16. A method for treating a disease treatable by rapamycin, wherein the disease is selected from the group consisting of transplantation rejection, host vs. graft disease, graft vs. host disease, leukemia, lymphoma, hyperproliferative vascular disorders, autoimmune disease, diseases of inflammation, solid tumors, and fungal infections comprising administering a therapeutically effective amount of a pharmaceutical composition of claim 15 to a subject in need thereof.
17. A medical device wherein said medical device is coated with a rapamycin carbohydrate derivative of claim 1.
18. A medical device of claim 17, wherein the medical device is selected from the group consisting of stents, grafts, and implants.
19. A method for treating a disease, wherein the disease is selected from the group consisting of transplantation rejection, host vs. graft disease, graft vs. host disease, leukemia, lymphoma, hyperproliferative vascular disorders, autoimmune disease, diseases of inflammation, solid tumors, and fungal infections, comprising coadministering a therapeutically effective amount of a pharmaceutical composition of claim 15 to a subject in need thereof with a pharmaceutical composition comprising a compound selected from the group consisting of a cyclosporine or cyclosporine derivative, a steroid, or an immunomodulatory compound.
20. The rapamycin carbohydrate derivative of claim 1 wherein Z is a monosaccharide derivative wherein at least one of the hydroxyl groups of the monosaccharide is replaced with a hydrogen, an alkoxy, an alkanoate or a halogen group.
21. The rapamycin carbohydrate derivative of claim 20, wherein X is selected from the group consisting of —C(O)— and —SO2—.
22. The rapamycin carbohydrate derivative of claim 20, wherein X is a single functional group.
23. A pharmaceutical composition comprising the rapamycin carbohydrate derivative of claim 20 or a pharmaceutically acceptable salt thereof, and a pharmaceutically acceptable carrier.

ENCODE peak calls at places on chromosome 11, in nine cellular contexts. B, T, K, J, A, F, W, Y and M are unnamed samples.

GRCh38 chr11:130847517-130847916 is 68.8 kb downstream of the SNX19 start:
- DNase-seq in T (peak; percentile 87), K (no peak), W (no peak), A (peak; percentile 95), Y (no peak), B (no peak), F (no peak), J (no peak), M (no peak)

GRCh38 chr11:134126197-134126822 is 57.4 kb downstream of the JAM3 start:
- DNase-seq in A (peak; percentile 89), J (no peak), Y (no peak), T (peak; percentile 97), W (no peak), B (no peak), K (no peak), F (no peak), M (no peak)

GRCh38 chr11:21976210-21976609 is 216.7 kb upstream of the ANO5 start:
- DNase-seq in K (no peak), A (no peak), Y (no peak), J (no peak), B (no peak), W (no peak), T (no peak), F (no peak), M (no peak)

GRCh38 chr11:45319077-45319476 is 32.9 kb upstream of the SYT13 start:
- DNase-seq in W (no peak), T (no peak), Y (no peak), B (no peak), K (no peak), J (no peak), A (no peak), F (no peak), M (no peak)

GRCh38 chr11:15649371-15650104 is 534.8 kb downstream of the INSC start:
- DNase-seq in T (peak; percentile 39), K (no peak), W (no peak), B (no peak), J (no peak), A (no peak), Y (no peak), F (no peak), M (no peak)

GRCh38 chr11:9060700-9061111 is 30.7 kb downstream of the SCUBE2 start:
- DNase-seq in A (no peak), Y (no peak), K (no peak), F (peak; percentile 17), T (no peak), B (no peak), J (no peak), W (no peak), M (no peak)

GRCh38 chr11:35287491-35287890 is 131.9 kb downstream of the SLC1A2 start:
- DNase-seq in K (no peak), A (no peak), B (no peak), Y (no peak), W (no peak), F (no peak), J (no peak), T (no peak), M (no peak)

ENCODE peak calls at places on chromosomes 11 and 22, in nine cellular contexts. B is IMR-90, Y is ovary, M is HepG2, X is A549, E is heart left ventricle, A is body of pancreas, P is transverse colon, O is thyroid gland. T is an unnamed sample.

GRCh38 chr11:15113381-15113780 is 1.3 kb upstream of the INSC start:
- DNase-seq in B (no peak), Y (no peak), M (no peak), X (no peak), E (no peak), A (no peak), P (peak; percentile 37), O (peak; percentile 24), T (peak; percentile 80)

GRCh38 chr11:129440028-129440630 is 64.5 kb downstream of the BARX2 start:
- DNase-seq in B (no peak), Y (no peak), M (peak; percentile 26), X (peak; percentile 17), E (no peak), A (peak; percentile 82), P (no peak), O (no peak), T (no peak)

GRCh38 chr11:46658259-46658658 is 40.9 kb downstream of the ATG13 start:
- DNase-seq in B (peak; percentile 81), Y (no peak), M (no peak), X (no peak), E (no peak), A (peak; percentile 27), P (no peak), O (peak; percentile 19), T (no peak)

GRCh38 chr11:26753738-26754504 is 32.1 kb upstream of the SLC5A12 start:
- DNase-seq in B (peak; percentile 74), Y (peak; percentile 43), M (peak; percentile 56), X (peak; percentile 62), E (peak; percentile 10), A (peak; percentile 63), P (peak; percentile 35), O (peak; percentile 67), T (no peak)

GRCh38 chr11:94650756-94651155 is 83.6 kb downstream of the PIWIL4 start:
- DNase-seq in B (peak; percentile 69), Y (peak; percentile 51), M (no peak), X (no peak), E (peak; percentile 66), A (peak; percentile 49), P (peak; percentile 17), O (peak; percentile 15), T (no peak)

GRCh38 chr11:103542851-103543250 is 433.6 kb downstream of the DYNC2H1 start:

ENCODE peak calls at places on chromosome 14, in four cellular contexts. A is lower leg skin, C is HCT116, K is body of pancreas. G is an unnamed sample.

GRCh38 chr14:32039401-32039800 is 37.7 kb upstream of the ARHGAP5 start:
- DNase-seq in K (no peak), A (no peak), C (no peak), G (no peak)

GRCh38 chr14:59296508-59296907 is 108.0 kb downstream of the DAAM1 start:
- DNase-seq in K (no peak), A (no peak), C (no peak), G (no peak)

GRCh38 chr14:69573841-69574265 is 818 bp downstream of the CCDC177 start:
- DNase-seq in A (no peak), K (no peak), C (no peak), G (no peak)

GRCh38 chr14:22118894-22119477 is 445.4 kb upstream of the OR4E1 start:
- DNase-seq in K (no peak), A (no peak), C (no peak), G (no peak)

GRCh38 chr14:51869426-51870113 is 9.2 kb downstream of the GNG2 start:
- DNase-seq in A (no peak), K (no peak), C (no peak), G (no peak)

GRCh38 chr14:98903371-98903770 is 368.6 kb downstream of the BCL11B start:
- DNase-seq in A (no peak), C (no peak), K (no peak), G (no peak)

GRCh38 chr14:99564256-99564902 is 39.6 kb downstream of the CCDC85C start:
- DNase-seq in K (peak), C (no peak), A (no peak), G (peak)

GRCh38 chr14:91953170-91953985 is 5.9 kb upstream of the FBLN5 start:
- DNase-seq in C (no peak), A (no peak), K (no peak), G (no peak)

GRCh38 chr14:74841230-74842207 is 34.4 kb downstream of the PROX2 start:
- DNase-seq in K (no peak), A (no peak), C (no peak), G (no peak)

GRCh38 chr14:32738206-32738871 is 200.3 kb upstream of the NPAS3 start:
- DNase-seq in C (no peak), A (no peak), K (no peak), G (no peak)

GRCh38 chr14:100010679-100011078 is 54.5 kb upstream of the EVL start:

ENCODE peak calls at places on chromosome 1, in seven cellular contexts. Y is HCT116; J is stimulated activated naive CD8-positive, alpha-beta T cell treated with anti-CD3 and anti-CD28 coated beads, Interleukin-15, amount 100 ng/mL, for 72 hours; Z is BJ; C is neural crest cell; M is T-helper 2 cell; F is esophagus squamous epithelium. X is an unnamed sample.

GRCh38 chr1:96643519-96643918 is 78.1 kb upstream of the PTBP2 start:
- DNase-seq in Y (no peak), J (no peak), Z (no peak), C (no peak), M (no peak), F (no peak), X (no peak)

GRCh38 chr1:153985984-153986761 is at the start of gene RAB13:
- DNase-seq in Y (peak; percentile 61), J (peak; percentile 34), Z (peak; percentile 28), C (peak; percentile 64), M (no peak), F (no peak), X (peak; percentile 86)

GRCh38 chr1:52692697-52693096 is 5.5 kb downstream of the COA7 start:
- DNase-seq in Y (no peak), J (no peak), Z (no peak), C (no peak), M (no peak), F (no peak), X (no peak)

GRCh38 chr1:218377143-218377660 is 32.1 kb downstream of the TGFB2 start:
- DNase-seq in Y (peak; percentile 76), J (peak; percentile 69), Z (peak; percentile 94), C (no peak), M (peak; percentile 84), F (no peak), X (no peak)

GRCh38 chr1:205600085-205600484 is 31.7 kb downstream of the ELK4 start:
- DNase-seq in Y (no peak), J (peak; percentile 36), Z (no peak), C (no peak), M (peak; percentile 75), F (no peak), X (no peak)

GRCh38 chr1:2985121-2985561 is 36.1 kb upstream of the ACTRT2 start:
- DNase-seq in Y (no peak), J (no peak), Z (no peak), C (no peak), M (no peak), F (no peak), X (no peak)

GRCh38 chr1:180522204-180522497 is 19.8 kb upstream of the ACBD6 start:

24. A method for treating a disease wherein the disease is selected from the group consisting of transplantation rejection, host vs. graft disease, graft vs. host disease, leukemia, lymphoma, hyperproliferative vascular disorders, autoimmune disease, diseases of inflammation, solid tumors, and fungal infections comprising administering a therapeutically effective amount of a pharmaceutical composition of claim 20 to a subject in need thereof.
25. A medical device wherein said medical device is coated with a rapamycin carbohydrate derivative of claim 20.
26. The medical device of claim 25, wherein the medical device is selected from the group consisting of stents, grafts, and implants.
27. A method for treating a disease wherein the disease is selected from the group consisting of transplantation rejection, host vs. graft disease, graft vs. host disease, leukemia, lymphoma, hyperproliferative vascular disorders, autoimmune disease, diseases of inflammation, solid tumors, and fungal infections, comprising coadministering a therapeutically effective amount of a pharmaceutical composition of claim 20 to a subject in need thereof with a pharmaceutical composition comprising a compound selected from the group consisting of a cyclosporine or cyclosporine derivative, a steroid, or an immunomodulatory compound.